The mayor of Moscow has announced a “non-working” week in the Russian capital, with non-essential workers told to stay home as coronavirus cases hit a six-month high.
Sergei Sobyanin’s decision on Saturday marked a change of tone for officials in Russia, where President Vladimir Putin has repeatedly insisted that the country has handled the pandemic better than most.
“During the past week the situation with the spread of the coronavirus infection has sharply deteriorated,” Sobyanin said on his website as the city registered 6,701 daily infections, the highest number since December last year. He added that “thousands” of hospital beds have been repurposed for coronavirus patients.
“We cannot not react to such a situation,” he said. “To stop the growth of infections and to save people’s lives, today I signed a decree providing for non-working days between June 15-19.”
The order affects all employees in Moscow, a city of 12 million, except for essential workers. Non-essential workers are not required to work from home during the period, but will still retain their salaries.
Together with the weekends and a public holiday on June 14, it means most Moscow workers will not return to their offices until June 20.
Sobyanin also announced the closure of food courts and playgrounds while restaurants, bars and clubs will be banned from serving customers between 23:00 and 06:00.
The mayor also called on employers to transfer at least 30 percent of non-vaccinated employees to working from home after the week-long shutdown.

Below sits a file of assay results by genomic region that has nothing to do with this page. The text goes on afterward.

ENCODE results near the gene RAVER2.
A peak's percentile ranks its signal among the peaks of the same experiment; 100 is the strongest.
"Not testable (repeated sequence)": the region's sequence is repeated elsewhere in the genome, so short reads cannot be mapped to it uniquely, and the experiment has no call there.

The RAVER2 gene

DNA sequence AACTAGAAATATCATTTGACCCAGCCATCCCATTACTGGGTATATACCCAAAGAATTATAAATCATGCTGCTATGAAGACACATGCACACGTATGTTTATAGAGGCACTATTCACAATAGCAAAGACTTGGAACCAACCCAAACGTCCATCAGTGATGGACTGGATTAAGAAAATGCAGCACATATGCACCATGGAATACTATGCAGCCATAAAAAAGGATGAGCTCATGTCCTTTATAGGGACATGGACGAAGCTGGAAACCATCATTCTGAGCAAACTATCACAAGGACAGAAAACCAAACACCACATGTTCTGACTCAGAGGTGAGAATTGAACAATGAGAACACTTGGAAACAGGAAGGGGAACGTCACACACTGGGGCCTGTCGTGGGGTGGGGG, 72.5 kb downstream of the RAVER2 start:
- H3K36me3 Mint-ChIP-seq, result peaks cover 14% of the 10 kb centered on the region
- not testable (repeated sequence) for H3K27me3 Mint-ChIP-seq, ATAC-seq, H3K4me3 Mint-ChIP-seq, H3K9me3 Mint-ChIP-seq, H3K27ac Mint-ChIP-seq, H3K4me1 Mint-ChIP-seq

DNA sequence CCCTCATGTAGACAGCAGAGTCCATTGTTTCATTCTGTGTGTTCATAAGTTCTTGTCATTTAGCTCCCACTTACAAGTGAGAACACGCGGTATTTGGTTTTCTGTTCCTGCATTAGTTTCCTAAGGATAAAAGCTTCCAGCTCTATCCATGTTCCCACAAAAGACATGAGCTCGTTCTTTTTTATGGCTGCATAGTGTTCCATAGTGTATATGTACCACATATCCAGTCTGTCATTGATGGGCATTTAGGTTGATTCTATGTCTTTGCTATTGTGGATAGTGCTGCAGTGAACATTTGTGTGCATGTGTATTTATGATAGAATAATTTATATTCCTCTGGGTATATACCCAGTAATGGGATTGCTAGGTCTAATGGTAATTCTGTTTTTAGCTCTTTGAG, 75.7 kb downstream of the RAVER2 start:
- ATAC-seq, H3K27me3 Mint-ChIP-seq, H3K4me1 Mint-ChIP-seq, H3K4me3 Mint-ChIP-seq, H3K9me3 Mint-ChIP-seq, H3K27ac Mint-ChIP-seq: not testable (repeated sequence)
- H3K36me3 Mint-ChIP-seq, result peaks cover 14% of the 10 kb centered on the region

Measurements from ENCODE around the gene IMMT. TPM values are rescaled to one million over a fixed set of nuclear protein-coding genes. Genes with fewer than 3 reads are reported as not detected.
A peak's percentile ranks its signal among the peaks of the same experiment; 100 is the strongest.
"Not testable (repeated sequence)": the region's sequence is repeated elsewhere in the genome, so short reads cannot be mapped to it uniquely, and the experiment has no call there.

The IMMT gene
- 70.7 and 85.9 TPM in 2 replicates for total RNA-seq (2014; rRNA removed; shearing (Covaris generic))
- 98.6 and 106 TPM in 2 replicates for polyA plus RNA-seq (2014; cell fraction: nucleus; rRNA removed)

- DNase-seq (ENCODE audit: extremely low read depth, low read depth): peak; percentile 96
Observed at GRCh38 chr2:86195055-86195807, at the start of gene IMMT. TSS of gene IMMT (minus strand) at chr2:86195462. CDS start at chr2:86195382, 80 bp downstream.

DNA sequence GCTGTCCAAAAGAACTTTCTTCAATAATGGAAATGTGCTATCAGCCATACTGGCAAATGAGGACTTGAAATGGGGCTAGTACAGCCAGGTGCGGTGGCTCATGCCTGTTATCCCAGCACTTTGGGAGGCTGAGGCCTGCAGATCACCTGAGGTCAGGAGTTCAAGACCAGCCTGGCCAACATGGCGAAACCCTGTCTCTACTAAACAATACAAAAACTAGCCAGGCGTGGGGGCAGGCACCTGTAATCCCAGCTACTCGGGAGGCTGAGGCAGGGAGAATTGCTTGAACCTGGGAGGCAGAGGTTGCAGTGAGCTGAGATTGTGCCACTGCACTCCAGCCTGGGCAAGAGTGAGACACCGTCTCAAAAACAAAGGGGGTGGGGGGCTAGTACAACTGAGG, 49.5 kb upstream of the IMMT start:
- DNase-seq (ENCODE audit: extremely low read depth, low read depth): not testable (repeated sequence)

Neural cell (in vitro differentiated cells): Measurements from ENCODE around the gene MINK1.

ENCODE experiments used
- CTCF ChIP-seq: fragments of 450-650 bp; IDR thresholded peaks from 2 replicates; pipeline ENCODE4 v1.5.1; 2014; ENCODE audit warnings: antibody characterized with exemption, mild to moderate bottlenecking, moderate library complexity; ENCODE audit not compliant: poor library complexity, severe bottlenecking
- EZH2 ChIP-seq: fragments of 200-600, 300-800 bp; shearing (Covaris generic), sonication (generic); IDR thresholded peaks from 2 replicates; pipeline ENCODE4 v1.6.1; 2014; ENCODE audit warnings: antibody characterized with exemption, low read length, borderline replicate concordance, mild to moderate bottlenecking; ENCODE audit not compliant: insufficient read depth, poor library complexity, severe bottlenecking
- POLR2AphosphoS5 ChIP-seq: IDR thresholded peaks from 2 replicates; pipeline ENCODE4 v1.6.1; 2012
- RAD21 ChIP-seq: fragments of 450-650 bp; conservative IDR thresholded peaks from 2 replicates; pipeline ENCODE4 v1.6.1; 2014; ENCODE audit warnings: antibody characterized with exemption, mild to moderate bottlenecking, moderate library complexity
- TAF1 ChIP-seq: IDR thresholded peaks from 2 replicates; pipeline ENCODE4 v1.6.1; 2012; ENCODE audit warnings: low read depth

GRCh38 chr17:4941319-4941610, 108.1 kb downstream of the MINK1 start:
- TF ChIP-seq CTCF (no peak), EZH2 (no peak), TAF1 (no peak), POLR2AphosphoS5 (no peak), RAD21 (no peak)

Moscow Deputy Mayor Anastasia Rakova said on Saturday that 78 percent of the 14,000 hospital beds for virus patients in the city were currently occupied.
“In Moscow hospitals working with coronavirus patients there are currently 498 people on ventilators, that’s almost 30 percent more than a week ago,” Rakova said.
She added over the past two months there had been a “significant” increase in the number of young patients aged between 18 and 35.
Earlier this week, Sobyanin said Moscow would be opening several field hospitals to accommodate the influx of patients.
Cases have been on the rise across the country in recent weeks as Russia struggles to inoculate its citizens despite domestic vaccines being widely available to the public.
About 12 percent of people in the country have been vaccinated so far, compared with 43 percent in the European Union and 51 percent in the United States, according to Our World in Data.
Al Jazeera’s Bernard Smith, reporting from Moscow, said the low inoculation rate may originate from a widespread vaccine scepticism among Russians.
“Between 60 to 70 percent of people here say they are not willing to take a vaccine and that seems to stem from a general distrust of what the government is trying to get them to do,” Smith said.
“And this is despite the fact that the Russian Sputnik vaccine is internationally recognised and has been very effective,” he said, adding that the jab has proven to be nearly 92 percent effective.